|Field estimates of floc dynamics and settling velocities in a tidal creek with significant along-channel gradients in velocity and SPM|Schwarz, C.; Cox, T.; van Engeland, T.; van Oevelen, D.; van Belzen, J.; van de Koppel, J.; Soetaert, K.; Bouma, T.J.; Meire, P.; Temmerman, S. (2017). Field estimates of floc dynamics and settling velocities in a tidal creek with significant along-channel gradients in velocity and SPM. Est., Coast. and Shelf Sci. 197: 221-235. https://dx.doi.org/10.1016/j.ecss.2017.08.041
In: Estuarine, Coastal and Shelf Science. Academic Press: London; New York. ISSN 0272-7714; e-ISSN 1096-0015, meer
Erosion; Saltmarsh; Spartina spp; Eutrophication; Coastal defence; Coastal protection; Wave mesocosm; Coastal ecosystem services
|Auteurs|| || Top |
- van Belzen, J., meer
- van de Koppel, J., meer
- Soetaert, K., meer
- Bouma, T.J., meer
- Meire, P.
- Temmerman, S.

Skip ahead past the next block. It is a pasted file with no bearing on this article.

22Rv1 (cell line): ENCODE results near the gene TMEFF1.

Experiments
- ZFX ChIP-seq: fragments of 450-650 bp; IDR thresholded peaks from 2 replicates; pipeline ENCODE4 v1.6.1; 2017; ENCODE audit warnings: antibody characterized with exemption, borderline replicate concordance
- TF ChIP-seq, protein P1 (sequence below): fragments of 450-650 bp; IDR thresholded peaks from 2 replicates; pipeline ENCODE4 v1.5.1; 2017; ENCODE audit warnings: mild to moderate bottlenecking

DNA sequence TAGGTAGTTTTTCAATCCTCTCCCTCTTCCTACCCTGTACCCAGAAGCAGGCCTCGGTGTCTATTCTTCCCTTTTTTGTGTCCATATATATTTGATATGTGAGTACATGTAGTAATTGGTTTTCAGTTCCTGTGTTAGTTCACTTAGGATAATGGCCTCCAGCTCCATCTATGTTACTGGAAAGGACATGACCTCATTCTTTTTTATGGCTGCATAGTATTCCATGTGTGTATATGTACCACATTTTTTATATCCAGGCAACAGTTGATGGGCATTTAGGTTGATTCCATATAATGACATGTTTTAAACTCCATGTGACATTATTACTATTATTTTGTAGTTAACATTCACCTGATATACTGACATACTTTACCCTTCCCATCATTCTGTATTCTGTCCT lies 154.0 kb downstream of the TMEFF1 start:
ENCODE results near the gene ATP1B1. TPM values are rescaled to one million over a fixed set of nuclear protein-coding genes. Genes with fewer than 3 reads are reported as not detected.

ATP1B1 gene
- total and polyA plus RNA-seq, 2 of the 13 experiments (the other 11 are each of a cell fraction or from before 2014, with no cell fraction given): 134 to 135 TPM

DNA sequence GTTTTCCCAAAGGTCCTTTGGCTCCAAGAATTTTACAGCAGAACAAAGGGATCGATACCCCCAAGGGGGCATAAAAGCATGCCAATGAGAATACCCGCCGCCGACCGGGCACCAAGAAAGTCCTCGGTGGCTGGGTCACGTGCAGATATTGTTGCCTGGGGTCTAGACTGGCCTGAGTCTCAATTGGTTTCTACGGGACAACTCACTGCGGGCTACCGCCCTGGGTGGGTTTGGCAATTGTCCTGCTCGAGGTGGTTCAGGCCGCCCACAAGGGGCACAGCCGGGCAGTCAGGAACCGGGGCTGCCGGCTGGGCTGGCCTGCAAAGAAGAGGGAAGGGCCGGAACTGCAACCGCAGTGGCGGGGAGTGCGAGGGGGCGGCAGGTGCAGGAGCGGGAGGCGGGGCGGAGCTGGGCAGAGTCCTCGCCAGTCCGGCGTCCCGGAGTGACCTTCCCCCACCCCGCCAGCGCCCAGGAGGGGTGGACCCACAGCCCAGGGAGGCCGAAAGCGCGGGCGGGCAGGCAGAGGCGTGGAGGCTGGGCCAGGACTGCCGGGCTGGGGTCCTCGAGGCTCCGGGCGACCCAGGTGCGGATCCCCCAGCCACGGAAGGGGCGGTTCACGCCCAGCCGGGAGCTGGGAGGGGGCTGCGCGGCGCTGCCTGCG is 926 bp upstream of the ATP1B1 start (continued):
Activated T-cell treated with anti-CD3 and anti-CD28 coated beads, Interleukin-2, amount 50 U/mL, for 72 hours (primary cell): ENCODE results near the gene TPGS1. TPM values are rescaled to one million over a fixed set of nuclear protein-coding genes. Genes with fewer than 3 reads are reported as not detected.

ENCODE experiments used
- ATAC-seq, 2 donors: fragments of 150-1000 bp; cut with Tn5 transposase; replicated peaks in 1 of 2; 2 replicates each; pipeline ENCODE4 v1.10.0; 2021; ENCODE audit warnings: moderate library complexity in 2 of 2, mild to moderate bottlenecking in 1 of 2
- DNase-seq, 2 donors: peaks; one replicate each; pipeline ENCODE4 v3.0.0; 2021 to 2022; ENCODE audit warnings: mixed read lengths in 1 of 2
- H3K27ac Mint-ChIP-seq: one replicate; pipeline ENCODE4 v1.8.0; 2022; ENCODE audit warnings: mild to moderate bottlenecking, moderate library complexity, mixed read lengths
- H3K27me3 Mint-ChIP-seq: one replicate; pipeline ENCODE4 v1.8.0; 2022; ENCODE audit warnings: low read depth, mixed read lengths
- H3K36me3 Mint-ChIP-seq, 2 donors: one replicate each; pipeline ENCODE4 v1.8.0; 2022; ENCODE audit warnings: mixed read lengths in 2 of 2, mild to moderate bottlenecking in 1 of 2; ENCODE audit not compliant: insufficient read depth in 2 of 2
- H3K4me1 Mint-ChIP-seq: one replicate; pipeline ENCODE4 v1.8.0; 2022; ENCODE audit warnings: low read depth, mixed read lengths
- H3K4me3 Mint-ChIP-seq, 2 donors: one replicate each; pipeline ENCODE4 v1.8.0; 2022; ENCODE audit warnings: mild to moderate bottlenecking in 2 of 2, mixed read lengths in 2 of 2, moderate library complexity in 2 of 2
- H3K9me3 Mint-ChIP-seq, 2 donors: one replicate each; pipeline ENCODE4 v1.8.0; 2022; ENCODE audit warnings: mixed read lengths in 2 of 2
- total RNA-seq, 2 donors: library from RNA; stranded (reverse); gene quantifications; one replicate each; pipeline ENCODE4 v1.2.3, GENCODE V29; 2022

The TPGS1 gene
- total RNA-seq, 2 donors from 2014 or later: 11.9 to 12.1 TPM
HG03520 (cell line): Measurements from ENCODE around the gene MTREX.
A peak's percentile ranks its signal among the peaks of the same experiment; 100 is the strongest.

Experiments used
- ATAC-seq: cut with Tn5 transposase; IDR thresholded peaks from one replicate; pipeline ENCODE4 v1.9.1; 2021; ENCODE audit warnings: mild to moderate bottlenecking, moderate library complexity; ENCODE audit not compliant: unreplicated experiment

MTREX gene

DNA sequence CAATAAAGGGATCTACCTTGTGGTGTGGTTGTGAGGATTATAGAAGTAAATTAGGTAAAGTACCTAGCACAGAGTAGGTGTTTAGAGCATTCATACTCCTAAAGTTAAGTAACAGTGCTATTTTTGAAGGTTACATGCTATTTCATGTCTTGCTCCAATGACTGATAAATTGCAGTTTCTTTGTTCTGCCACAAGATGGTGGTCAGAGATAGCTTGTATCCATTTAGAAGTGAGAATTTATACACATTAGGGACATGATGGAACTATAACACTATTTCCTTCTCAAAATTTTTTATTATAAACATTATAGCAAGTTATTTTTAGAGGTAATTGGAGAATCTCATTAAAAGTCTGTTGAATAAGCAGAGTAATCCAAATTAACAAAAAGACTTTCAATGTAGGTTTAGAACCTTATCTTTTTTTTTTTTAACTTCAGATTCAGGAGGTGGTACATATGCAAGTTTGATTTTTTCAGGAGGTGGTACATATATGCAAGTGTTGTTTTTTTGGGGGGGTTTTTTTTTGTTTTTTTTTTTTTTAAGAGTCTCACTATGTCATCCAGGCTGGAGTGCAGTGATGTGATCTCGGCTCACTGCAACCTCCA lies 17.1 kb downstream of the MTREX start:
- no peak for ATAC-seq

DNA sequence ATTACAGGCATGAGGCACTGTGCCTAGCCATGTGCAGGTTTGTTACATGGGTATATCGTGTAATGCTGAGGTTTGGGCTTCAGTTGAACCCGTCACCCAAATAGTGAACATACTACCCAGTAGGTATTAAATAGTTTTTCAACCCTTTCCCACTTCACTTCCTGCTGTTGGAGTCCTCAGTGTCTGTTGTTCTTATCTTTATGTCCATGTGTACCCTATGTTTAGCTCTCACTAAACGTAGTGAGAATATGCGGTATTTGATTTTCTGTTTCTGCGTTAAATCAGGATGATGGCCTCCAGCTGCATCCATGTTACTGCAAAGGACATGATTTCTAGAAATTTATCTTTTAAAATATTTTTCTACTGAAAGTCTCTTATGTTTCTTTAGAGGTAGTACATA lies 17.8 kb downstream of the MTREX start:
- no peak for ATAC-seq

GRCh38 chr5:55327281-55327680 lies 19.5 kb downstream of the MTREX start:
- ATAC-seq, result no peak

A short-term intensive measurement campaign focused on flow, turbulence, suspended particle concentration, floc dynamics and settling velocities were carried out in a brackish intertidal creek draining into the main channel of the Scheldt estuary. We compare in situ estimates of settling velocities between a laser diffraction (LISST) and an acoustic Doppler technique (ADV) at 20 and 40 cm above bottom (cmab). The temporal variation in settling velocity estimated were compared over one tidal cycle, with a maximum flood velocity of 0.46 m s−1, a maximum horizontal ebb velocity of 0.35 m s−1 and a maximum water depth at high water slack of 2.41 m. Results suggest that flocculation processes play an important role in controlling sediment transport processes in the measured intertidal creek. During high-water slack, particles flocculated to sizes up to 190 μm, whereas at maximum flood and maximum ebb tidal stage floc sizes only reached up to 55 μm and 71 μm respectively. These large differences indicate that flocculation processes are mainly governed by turbulence-induced shear rate. In this study, we specifically recognize the importance of along-channel gradients that places constraints on the application of the acoustic Doppler technique due to conflicts with the underlying assumptions. Along-channel gradients were assessed by additional measurements at a second location and scaling arguments which could be used as an indication whether the Reynolds-flux method is applicable. We further show the potential impact of along-channel advection of flocs out of equilibrium with local hydrodynamics influencing overall floc sizes